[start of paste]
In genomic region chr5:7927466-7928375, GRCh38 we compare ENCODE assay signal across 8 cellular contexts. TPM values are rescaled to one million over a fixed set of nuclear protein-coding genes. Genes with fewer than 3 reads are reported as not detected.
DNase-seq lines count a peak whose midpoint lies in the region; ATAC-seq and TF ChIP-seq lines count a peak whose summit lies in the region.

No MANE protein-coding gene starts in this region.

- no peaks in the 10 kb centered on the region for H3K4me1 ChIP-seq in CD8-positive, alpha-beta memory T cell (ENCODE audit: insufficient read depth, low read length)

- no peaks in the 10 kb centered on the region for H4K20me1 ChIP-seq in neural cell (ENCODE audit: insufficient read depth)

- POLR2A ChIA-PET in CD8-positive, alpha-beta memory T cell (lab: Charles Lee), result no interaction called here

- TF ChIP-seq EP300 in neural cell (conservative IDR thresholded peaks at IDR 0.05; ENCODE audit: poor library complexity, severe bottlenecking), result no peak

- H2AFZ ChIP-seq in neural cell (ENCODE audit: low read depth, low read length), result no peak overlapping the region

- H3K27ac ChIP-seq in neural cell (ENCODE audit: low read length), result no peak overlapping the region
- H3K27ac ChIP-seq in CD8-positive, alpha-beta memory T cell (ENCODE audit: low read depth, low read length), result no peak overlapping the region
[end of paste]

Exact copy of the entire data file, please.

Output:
In genomic region chr5:7927466-7928375, GRCh38 we compare ENCODE assay signal across 8 cellular contexts. TPM values are rescaled to one million over a fixed set of nuclear protein-coding genes. Genes with fewer than 3 reads are reported as not detected.
DNase-seq lines count a peak whose midpoint lies in the region; ATAC-seq and TF ChIP-seq lines count a peak whose summit lies in the region.

No MANE protein-coding gene starts in this region.

- no peaks in the 10 kb centered on the region for H3K4me1 ChIP-seq in CD8-positive, alpha-beta memory T cell (ENCODE audit: insufficient read depth, low read length)

- no peaks in the 10 kb centered on the region for H4K20me1 ChIP-seq in neural cell (ENCODE audit: insufficient read depth)

- POLR2A ChIA-PET in CD8-positive, alpha-beta memory T cell (lab: Charles Lee), result no interaction called here

- TF ChIP-seq EP300 in neural cell (conservative IDR thresholded peaks at IDR 0.05; ENCODE audit: poor library complexity, severe bottlenecking), result no peak

- H2AFZ ChIP-seq in neural cell (ENCODE audit: low read depth, low read length), result no peak overlapping the region

- H3K27ac ChIP-seq in neural cell (ENCODE audit: low read length), result no peak overlapping the region
- H3K27ac ChIP-seq in CD8-positive, alpha-beta memory T cell (ENCODE audit: low read depth, low read length), result no peak overlapping the region